Brooke trout, summer squash, samphire, truffle sand and mussels. My baby, another astonishment in the plating department. It would probably take as much time to plate as to prepare some of the dishes, I mean DANG. My fillet of trout was the bed for a couple of mussels, discs of zucchini, roe and old mate, samphire (which incidentally I saw at the grocer for the first time last week!).  The trout was cooked beautifully, as you'd come to expect now! I didn't pick up my knife, until I was trying to get every skerrick of fish onto my fork! I will say though that with all the accoutrements of the dish it did get rather salty. What with the truffle sand (salty), roe (salty) and samphire (sea salty) it got all a bit too much by the end. I'm loathe to leave anything on the plate but truffle salt was my sacrifice. More truffle in there might have done the trick ;)

And most importantly, DOLCE.

Cherries & their juice, almond milk tofu, white grape & eucalyptus sorbet. I must say the wobbly cylinder of almond infused tofu looked great. Pity I couldn't steal any haha

Sweetened root vegetables, chocolate, artichoke ice cream, warm carrot sponge. My dessert, you know me - fan of 'savoury' desserts that I am. The stand out on this plate was THE artichoke ice cream, for sure. The aerated white chocolate provided the perfect sweet note to balance out the dish. The block of carrot at the bottom of the dish was a bit clunky, it was a massive chunk that was steamed (?) but I found it very bland and wrong for the dish. Maybe a ribbon or two would suffice.
So there you go, my impressions on Biota Dining. The moderately new kid on the block, making waves in regional NSW. A few flaws in the running of the restaurant (clapping?!) are almost completely offset by spectacular food at its core. The dishes were bold, experimental and looked like fine art. Pat Nourse of Australian Gourmet Traveller writes, "leaves just about every other country New South Wales contender for dead". They are definitely on to something.

Thanks for reading and merry christmas folks! xo
Biota Dining on Urbanspoon

Edible gifts: Almond Biscotti

Thursday, 20 December 2012



This is possibly the easiest recipe I know and if you're stuck for gift ideas this year (um, who isn't?!) then this is your ticket! For these almond biscotti there are only 5 ingredients involved, so you can't go wrong. Stunning with a cup of coffee for arvo tea these biscotti have been a favourite with my family for years. I have always taken issue for paying big bucks for things you can easily make at home and this is one such example. One batch can easily be divided as gifts for 3-4 people :)

The 'problem' is that once you start, you can't stop! I'm sounding like a pringles advert aren't I...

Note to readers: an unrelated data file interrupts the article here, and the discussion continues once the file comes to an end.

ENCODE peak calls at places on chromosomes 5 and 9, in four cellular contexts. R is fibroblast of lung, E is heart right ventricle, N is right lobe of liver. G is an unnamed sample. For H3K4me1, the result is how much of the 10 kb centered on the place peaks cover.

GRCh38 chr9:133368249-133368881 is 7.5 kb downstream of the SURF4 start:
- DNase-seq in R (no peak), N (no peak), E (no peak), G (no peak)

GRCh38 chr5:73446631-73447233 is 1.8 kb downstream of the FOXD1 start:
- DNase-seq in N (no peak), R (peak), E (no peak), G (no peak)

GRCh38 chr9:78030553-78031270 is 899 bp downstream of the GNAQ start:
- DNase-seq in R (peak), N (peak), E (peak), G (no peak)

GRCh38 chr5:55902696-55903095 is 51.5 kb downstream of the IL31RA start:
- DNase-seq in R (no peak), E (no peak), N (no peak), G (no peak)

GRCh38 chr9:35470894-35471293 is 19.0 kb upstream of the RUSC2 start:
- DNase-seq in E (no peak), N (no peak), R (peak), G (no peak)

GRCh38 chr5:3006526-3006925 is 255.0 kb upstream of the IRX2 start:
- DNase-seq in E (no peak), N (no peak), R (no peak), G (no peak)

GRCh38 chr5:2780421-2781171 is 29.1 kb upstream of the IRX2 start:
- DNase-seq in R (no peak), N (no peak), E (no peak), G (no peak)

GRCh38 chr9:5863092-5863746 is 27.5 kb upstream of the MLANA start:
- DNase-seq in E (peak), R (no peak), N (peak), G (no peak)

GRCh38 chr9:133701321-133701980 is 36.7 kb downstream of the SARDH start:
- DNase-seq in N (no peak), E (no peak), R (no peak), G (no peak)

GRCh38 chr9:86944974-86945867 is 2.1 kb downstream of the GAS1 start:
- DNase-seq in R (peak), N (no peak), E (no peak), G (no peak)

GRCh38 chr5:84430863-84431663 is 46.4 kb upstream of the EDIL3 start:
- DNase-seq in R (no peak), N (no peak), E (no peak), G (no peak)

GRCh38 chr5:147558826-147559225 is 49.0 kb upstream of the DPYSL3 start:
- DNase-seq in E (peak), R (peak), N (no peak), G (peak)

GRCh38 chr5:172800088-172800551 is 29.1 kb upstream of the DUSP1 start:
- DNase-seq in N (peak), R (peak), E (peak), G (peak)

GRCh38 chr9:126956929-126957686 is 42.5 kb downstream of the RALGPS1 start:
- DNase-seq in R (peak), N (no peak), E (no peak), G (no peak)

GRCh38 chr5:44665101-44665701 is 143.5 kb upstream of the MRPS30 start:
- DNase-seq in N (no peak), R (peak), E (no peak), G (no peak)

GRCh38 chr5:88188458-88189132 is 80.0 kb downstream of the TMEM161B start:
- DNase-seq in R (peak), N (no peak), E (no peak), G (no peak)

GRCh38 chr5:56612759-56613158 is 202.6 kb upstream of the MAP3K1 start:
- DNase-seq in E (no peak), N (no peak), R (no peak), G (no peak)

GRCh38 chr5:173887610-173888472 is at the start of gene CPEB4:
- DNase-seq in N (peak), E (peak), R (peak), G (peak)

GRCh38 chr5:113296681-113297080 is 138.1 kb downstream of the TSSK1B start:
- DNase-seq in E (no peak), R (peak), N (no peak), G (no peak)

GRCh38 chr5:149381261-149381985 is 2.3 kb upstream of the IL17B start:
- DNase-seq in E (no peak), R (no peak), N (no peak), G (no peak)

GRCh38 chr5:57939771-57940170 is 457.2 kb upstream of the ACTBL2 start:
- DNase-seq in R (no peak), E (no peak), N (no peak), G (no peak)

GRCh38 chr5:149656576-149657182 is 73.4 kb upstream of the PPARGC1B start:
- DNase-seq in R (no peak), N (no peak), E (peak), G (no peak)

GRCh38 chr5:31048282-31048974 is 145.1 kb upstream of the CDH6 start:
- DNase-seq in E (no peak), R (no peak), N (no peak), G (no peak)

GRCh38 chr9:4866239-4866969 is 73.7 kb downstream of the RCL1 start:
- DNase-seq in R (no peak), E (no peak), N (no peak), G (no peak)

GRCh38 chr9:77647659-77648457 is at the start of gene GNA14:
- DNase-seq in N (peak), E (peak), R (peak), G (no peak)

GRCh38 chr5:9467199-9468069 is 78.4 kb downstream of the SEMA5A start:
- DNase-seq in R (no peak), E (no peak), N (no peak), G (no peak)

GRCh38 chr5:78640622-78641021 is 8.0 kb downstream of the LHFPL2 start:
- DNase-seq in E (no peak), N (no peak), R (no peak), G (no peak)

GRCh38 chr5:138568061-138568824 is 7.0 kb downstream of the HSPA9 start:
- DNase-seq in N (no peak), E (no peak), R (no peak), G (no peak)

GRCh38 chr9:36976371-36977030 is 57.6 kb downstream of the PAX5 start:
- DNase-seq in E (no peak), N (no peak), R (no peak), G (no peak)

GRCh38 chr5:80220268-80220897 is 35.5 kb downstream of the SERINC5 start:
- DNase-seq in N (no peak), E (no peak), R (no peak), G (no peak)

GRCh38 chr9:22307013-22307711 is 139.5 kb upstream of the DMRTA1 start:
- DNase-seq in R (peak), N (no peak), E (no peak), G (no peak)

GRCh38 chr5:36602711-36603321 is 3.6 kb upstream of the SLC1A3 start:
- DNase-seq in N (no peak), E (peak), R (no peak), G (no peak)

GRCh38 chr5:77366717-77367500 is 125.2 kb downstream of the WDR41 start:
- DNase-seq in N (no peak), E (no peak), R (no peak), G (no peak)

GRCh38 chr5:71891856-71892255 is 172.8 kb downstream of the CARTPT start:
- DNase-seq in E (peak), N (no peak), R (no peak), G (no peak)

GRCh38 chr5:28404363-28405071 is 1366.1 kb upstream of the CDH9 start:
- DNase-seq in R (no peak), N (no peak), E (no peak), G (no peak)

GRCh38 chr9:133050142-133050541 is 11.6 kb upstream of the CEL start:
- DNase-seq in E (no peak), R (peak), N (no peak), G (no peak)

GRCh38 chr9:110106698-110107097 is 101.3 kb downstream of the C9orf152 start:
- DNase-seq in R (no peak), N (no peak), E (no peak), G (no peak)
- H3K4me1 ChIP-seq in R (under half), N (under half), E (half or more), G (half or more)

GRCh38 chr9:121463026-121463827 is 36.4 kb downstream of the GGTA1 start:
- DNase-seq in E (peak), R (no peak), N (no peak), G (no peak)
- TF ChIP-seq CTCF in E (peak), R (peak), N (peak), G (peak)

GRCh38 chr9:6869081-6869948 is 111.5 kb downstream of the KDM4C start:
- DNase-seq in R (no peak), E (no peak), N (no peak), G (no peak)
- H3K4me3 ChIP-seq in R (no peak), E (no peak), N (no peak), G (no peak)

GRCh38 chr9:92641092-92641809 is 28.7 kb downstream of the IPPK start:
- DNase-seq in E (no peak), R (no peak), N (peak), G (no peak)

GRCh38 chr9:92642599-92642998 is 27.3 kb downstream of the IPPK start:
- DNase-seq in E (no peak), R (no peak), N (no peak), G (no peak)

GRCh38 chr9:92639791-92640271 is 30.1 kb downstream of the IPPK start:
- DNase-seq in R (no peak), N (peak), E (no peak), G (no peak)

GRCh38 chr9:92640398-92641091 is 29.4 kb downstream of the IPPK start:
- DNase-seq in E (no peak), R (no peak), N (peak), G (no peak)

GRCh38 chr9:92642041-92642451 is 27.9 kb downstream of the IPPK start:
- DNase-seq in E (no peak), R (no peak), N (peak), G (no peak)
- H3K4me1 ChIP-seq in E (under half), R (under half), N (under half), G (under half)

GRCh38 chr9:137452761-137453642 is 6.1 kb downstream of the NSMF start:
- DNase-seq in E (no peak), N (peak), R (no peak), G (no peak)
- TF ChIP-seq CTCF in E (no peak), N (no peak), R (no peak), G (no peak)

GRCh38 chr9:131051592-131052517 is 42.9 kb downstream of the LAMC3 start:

Ingredientsss
3/4 cup raw caster sugar
2 eggs
2 cups plain flour
1 cup of almonds (I have used toasted almonds here, but feel free to use whichever - I have also had biscotti dreams of a pistachio version...gah!)
1/2 tspn baking powder (use just under this quantity)

Method
1. Preheat oven to 170 degrees C
2. Whisk together eggs and sugar
3. Sift flour and baking powder and add to egg/sugar mixture
4. Add in almonds and stir to combine
5. Divide mixture into two and form 2 logs (you may need a floured bench for this part)
6. Bake logs for 25 minutes or until golden brown and springy
7. Cool for 1 hour until hardened. Preheat oven to 140 degrees close to the end of cooling time. Then cut into thin slices (use a serrated knife!)
8. Lie biscotti on tray and cook for 6 minutes on each side at 140 degrees C

And you're done!

Hope you find this recipe as handy as I have. Enjoy it and thanks for reading! xo

Aren't they adorable ;)

Snapshot: Canberra cafés

Tuesday, 18 December 2012



So as promised, here is the post on my favourite cafés in Canberra. I feel a bit like a broken record whenever I report it's slim pickings here but in the past couple of years a few saving graces have come up. Three to be precise!

Lonsdale Steet Roasters

7 Lonsdale Street, Braddon

Good ol' Lonsdale St Roasters. This is my old trusty in Canberra and I have eaten/coffee-d here on numerous occasions. A little slice of Melbourne has reached Lonsdale St, the quirky interior decor with bikes hanging off the walls, magnetic letter menu and mismatched canvas cushions make it a good place to while away the hours. I love to flick through the Canberra times (flicking is all that is required) at the big table by the window, coffee in hand. Not much can beat that!

Not enough: LSR needs two coffee machines to keep Canberrans content and caffeine fuelled. Me included.

LSR has turned into a hipster hang out, with Canberra's highest concentration of mustaches and tattoo sleeves under one roof. It's disorientating, everybody looks the same! A word of warning, going early in the morning when you are likely to run into hoards of hardcore cyclists or hitting the lunch hour peak (pram gridlock) you are at peril of not getting a table. Heaven forbid you have to WAIT.